The artist's rigorous training in Antwerp, Bruges and Ghent, where this exhibition will be seen in 2012, emphasised drawing and researching the detail (fashion and materials) for historical paintings, and, after his return to England in 1844, made him something of an outsider and reinforced his suspicion of being poorly treated by the art establishment. He was initially influenced by the Nazarenes whom he met in Rome but later lightened and brightened his palette. His skill in drawing is best seen in his many paintings and studies of children which have none of the usual Victorian sentimentality. Brown's innovation is brought out very clearly - well before Monet and the impressionists, he was painting in plein-air and recording the effect of changing seasons or weather on landscape and other motifs, and he was the first painter to use colour when recording shadows. In order to reduce the tradition rectangular, "window" view of the motif he used tondos and lunettes, and he also designed his own picture frames.

His acknowledged masterpieces are examined in detail, including "The Last of England" (1852-5, can you find the baby?), "Work" (1852-1863, evidence of his slowness in completing work to his satisfaction) and "The Baa Lambs" (1851, 1852, 1853 and 1859, with being lambs "bussed in" to ensure that the whole picture could be painted, rather than completing the landscape and leaving spaces for the human and animal figures to be added in the studio. Such approaches to his art often made him ill and increased his frequent depression when climatic conditions prevented him from painting or caused him to scrape away earlier work. Perhaps he would have received more portrait commissions, and so improved his family's financial situation, if he had been inclined to flatter his sitters. As mentioned earlier, his portraits of children are particularly well painted.

The high point of the catalogue is undoubtedly the detailed analysis of "Work" which Brown called "the work of my life" and which is layered in meaning and suggestion, allegory and genre. This ana,lysis would form the basis of a very interesting talk for the public, in general, and for schoolchildren, in particular, to be delivered in front of the painting. The discussion of this example is illustrated with a number of enlargements of details in the painting which greatly assists understanding. However, on several occasions when referring to other paintings, the size of the reproduction is too small to see clearly the details referred to. This suggests that the text related to the experience of standing before the original picture rather than to seeing its reproduction in the catalogue. If this latter were the case, it would be very useful if the comments in essays or in the catalogue proper could be checked against reproductions in the book at the proof stage.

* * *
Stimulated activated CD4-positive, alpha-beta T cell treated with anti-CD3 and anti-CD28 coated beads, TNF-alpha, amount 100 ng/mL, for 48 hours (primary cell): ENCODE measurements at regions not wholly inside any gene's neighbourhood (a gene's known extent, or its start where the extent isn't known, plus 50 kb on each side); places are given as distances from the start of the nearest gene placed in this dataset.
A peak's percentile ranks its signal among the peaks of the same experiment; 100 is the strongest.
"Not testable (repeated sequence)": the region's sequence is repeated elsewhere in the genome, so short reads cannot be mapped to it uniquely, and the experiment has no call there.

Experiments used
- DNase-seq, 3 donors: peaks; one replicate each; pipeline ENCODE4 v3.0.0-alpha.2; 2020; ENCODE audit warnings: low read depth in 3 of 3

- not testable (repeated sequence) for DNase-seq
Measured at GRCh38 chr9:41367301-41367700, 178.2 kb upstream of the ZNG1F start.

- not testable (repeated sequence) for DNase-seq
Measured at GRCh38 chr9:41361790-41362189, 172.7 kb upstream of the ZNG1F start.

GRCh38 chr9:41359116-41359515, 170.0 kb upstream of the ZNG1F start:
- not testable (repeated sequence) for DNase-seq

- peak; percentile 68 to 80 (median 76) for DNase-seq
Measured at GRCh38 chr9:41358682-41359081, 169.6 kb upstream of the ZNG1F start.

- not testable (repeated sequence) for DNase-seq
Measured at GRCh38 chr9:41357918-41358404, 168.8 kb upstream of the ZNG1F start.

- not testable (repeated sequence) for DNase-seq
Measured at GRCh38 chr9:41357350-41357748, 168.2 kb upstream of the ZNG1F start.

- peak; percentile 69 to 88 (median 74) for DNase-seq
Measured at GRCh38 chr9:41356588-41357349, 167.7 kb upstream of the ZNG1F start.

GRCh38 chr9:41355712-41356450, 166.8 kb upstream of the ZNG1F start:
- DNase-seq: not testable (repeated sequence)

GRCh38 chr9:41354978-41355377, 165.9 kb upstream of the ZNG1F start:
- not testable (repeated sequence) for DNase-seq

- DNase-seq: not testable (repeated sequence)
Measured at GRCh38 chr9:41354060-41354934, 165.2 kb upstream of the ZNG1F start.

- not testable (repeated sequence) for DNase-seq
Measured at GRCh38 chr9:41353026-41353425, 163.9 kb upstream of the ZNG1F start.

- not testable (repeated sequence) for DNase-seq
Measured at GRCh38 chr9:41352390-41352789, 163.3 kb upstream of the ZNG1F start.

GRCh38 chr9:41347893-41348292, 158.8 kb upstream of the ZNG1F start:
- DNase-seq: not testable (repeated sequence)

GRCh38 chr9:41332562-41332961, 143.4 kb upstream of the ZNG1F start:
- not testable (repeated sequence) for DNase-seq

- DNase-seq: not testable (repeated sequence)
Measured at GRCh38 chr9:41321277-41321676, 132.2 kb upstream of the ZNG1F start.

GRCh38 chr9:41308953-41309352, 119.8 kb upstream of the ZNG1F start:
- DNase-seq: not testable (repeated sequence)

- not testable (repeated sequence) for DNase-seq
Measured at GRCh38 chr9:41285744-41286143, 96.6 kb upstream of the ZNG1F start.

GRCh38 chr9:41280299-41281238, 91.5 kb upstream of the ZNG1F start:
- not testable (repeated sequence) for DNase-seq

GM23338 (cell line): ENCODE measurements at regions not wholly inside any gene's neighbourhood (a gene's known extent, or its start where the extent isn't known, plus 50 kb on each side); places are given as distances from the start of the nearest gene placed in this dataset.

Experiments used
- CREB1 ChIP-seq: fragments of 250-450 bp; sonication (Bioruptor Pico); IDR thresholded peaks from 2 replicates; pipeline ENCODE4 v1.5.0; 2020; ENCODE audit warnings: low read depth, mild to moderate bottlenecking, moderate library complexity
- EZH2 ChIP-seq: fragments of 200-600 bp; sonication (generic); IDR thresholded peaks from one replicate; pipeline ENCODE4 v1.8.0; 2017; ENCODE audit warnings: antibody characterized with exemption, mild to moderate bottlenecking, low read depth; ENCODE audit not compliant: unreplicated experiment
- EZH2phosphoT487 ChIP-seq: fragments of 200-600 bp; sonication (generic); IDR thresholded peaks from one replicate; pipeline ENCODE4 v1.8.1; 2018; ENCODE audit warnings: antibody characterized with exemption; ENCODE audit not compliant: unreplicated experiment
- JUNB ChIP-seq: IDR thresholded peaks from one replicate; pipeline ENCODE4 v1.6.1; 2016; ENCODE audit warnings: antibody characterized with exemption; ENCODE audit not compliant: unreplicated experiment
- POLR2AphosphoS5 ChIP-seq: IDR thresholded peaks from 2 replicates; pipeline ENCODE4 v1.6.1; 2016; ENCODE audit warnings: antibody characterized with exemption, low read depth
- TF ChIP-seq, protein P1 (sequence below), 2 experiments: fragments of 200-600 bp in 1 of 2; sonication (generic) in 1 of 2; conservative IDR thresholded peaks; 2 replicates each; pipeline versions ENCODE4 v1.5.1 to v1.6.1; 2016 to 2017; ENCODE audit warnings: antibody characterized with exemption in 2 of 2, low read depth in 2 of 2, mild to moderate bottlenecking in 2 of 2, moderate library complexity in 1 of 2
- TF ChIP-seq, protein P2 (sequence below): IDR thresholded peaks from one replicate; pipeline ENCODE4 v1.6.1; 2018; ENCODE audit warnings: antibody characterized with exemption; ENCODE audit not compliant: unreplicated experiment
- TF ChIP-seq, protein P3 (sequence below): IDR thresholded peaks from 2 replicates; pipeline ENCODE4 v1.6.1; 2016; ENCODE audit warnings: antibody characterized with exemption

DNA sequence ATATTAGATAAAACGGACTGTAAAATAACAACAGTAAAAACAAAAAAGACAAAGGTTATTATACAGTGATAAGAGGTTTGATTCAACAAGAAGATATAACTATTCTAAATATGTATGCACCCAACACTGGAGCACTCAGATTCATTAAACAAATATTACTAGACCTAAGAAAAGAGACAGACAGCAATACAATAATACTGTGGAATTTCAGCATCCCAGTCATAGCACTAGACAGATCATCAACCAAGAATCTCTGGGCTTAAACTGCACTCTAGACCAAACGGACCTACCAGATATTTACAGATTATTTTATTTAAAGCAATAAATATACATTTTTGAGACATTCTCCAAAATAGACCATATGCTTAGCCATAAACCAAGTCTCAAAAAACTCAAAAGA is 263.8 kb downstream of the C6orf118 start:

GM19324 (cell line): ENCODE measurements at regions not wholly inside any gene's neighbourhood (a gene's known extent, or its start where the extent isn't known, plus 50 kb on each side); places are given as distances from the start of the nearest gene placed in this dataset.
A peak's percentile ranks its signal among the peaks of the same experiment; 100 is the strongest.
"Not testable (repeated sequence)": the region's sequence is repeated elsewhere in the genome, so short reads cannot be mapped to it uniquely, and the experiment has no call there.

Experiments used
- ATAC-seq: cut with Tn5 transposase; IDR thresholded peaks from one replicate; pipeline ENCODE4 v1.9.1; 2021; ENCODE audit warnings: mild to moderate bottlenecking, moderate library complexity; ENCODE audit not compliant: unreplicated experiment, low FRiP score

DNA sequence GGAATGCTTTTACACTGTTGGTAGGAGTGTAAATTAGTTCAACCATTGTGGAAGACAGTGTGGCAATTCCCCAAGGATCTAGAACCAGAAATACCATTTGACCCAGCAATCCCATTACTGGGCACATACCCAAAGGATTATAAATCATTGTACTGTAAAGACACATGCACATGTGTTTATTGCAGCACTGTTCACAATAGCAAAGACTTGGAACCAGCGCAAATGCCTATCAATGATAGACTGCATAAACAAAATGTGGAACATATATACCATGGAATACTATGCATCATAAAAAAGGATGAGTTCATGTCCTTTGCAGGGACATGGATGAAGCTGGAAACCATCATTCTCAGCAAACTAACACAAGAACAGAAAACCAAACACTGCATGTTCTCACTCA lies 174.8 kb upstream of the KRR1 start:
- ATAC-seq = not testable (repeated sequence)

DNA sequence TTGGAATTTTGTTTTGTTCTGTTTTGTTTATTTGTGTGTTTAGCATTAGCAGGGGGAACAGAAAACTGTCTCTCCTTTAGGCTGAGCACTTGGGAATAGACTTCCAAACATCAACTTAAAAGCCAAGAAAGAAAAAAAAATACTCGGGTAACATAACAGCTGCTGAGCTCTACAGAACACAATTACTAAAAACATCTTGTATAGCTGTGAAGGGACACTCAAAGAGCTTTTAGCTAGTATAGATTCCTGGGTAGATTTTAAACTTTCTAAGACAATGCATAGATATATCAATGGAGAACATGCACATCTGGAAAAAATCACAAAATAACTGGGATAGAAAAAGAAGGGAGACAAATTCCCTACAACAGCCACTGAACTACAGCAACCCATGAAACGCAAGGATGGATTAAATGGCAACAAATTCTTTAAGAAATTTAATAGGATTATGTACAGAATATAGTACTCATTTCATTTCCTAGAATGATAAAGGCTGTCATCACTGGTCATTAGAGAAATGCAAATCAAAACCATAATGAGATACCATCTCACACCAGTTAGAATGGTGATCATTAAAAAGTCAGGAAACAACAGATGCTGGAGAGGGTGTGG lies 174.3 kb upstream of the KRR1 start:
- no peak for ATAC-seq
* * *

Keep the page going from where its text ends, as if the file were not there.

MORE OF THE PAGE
However, this is just one small adverse comment and I would urge anyone interested in Victorian or Pre-Raphaelite painting to read this book which sets a very high standard in its presentation, scholarly approach and language.
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on 2 January 2012
An excellent book for the casual and scholarly observer of the genre. A good way of enjoying the Manchester gallery exhibition particularly if you cannot get to view it.
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on 5 June 2015
Nice book, very good condition